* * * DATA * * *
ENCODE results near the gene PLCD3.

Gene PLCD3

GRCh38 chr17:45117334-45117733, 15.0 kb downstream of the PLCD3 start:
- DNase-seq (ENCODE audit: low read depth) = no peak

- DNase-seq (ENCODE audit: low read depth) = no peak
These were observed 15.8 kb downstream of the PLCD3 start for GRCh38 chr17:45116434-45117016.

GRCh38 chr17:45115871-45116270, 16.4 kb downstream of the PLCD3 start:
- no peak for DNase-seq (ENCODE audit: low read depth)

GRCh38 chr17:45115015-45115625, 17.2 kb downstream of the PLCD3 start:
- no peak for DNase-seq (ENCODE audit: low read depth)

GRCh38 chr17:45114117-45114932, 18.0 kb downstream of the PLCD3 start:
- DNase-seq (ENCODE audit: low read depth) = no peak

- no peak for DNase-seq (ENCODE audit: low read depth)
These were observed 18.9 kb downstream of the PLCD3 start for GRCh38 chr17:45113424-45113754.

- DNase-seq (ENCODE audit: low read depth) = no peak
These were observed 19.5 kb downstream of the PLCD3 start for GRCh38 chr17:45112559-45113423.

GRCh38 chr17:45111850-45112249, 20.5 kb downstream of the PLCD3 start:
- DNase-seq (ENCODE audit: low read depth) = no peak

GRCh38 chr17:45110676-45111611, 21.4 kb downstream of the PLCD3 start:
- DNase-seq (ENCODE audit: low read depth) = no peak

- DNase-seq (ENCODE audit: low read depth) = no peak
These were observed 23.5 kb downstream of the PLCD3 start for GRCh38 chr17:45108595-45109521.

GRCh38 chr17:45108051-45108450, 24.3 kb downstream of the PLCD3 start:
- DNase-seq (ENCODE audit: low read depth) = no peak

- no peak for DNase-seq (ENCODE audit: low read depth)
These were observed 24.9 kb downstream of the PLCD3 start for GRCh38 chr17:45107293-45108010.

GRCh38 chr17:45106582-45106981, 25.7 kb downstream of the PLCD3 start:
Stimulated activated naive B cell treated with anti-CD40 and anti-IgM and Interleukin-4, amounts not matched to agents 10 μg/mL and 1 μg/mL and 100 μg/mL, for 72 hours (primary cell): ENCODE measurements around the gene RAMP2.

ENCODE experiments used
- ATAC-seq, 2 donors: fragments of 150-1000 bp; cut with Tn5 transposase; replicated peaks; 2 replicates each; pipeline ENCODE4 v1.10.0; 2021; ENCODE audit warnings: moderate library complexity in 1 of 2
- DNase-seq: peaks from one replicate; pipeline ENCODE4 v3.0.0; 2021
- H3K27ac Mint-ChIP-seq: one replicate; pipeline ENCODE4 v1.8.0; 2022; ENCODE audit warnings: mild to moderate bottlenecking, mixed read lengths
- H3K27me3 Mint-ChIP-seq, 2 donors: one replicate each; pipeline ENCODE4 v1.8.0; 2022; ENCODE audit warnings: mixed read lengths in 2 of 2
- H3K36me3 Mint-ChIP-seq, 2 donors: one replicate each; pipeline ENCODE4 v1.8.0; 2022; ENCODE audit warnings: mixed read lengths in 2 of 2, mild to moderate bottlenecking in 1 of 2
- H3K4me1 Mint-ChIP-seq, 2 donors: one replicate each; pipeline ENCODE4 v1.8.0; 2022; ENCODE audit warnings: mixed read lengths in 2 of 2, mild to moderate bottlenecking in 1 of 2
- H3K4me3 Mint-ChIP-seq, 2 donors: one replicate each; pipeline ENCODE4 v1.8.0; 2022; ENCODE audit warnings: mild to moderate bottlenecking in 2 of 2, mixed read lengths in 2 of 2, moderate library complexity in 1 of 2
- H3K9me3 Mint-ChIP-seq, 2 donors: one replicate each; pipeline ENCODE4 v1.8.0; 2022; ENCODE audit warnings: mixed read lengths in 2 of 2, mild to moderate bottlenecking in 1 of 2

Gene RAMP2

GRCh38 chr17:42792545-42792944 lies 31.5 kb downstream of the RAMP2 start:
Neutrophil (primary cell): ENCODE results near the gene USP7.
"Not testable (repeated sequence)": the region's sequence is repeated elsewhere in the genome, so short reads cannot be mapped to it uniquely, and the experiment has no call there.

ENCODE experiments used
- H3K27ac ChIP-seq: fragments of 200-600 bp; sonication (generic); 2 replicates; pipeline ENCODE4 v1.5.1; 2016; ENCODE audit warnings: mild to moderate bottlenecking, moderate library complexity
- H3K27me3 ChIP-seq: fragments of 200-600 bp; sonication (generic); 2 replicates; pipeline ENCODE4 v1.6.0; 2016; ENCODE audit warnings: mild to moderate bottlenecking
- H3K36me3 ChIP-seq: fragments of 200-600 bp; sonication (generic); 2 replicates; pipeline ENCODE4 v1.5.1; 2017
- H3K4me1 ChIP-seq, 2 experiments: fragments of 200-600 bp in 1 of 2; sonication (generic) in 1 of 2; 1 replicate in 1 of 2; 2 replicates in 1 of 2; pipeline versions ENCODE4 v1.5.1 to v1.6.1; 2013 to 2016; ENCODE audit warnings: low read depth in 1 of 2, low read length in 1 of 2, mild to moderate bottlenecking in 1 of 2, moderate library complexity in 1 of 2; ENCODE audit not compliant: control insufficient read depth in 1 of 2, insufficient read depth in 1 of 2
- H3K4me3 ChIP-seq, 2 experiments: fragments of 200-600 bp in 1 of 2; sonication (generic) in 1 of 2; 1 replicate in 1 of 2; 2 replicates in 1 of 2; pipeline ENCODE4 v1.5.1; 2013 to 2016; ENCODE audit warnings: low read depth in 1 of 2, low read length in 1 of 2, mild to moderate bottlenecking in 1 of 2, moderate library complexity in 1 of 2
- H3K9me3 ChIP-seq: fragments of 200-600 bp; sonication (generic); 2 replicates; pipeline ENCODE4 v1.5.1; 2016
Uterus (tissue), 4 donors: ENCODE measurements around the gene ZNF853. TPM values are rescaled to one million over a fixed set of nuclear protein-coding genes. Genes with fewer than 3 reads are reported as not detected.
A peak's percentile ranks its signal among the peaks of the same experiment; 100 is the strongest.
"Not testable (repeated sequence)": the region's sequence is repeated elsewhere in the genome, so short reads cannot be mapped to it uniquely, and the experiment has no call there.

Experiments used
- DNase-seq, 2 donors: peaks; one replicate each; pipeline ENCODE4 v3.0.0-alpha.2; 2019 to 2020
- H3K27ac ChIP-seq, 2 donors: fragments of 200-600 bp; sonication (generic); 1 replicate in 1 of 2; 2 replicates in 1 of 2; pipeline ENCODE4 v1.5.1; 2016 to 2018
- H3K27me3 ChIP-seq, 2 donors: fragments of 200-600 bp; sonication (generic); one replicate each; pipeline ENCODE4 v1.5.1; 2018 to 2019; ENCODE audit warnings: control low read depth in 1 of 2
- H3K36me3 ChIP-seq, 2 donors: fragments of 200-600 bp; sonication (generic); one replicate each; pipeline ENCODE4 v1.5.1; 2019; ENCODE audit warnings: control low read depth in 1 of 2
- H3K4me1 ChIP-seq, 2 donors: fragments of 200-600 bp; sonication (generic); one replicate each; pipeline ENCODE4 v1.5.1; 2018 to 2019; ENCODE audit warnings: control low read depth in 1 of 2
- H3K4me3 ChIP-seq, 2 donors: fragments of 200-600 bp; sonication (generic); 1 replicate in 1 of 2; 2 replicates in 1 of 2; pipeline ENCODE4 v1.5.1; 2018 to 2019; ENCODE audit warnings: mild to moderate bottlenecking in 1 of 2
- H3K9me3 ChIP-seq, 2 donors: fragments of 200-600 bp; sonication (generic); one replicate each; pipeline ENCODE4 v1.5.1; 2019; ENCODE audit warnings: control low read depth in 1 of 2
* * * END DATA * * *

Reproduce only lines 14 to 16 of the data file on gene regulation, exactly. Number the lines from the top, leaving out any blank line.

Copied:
These were observed 18.9 kb downstream of the PLCD3 start for GRCh38 chr17:45113424-45113754.

- DNase-seq (ENCODE audit: low read depth) = no peak
These were observed 19.5 kb downstream of the PLCD3 start for GRCh38 chr17:45112559-45113423.